– Don’t advertise. Kidnappers look for targets with potentially deep pockets. Using business cards for luggage identification is a giveaway that a traveler has an affiliation with a company or public agency that would be willing to pay a ransom quickly for the safe return of an employee.

– Get out of the routine. Kidnappers love routines. It gives them the opportunity to determine the best time and place to carry out abduction. Aim to mix up your travel routines: switch routes, methods of transportation and time of travel.

– Know who you’re meeting. Often executives have drivers lined up to meet them at airports to take them to their destinations. It is good practice to know in advance what your contracted driver looks like.

Even when careful precautions are taken, things can happen. To help when they do, prudent private and public entities buy kidnap, ransom and extortion (KRE) coverage. KRE Coverage is available as part of a corporate insurance portfolio or as a stand-alone policy for family protection or marine piracy protection. AXA XL offers a comprehensive, Kidnap, Ransom and Extortion (KRE) Crisis Policy. Covered incidents include not just kidnap-for-ransom, but extortion, hijack, wrongful detention, threat event, disappearance, express kidnap, hostage crisis, child abduction and assault.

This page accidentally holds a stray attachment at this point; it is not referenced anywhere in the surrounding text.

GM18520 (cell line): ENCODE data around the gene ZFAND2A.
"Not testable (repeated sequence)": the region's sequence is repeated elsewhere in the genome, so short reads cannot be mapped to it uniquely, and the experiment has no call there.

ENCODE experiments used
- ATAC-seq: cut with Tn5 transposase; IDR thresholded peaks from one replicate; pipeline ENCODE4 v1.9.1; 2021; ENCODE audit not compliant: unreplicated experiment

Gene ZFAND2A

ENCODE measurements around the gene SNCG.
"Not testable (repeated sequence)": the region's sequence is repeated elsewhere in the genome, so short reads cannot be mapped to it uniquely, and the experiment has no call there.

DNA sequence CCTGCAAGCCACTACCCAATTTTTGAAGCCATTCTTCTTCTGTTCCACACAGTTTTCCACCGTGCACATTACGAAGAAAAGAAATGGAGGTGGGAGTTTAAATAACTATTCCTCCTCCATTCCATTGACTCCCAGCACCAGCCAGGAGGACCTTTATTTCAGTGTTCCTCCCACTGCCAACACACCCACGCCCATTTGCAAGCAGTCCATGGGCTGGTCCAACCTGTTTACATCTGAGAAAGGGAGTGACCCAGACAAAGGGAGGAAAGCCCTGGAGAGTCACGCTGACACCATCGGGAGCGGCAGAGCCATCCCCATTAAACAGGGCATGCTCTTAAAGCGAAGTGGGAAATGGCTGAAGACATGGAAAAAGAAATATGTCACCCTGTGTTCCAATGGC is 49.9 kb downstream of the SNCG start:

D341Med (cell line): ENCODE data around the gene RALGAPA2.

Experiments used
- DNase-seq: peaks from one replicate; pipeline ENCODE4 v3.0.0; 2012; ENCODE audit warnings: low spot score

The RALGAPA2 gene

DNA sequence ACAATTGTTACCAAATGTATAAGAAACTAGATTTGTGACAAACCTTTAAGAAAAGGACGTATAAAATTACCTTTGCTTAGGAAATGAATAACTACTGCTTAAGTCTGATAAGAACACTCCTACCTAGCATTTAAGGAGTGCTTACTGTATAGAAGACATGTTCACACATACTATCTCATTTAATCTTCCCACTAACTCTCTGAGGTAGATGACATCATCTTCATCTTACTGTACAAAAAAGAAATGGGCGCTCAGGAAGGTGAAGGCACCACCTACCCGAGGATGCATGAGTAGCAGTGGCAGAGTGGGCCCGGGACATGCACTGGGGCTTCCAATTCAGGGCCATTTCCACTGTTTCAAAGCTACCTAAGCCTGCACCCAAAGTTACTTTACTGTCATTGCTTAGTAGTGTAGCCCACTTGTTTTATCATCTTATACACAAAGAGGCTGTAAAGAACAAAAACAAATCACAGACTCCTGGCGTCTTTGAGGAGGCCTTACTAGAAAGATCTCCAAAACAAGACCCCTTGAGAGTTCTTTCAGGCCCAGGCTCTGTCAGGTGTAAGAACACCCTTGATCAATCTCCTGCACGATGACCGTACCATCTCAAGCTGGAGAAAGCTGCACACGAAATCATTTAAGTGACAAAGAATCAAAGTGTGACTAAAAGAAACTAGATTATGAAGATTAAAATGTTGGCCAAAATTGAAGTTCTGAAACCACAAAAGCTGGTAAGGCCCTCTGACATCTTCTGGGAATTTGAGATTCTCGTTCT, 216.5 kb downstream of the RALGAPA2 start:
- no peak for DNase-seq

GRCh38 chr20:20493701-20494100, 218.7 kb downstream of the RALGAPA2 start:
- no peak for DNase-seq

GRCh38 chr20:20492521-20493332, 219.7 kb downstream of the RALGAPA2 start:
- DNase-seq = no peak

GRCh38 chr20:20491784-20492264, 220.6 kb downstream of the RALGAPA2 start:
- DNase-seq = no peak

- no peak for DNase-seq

One of the greatest benefits of procuring KRE coverage is the crisis management resources that come with it, especially the advance preparedness it offers. Policies provide crisis management services include training on how to react in the event of a kidnapping, review of an agency’s travel and safety protocols and access to a 24/7/365 dedicated crisis hotline.

Travel is a fact of life for most of us. And we enjoy it. Taking additional steps to maximize safety is not a guarantee that criminal behavior won’t befall travelers but following them may help make travelers a less-than-ideal target.

 

About the author: Denise Balan is head of US Security Risks for AXA XL, a division of AXA. Denise can be reached at denise.balan@axaxl.com.

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Global Asset Protection Services, LLC, and its affiliates (“AXA XL Risk Consulting”) provides risk assessment reports and other loss prevention services, as requested. This document shall not be construed as indicating the existence or availability under any policy of coverage for any particular type of loss or damage. AXA XL Risk. We specifically disclaim any warranty or representation that compliance with any advice or recommendation in any publication will make a facility or operation safe or healthful, or put it in compliance with any standard, code, law, rule or regulation. Save where expressly agreed in writing, AXA XL Risk Consulting and its related and affiliated companies disclaim all liability for loss or damage suffered by any party arising out of or in connection with this publication, including indirect or consequential loss or damage, howsoever arising. Any party who chooses to rely in any way on the contents of this document does so at their own risk.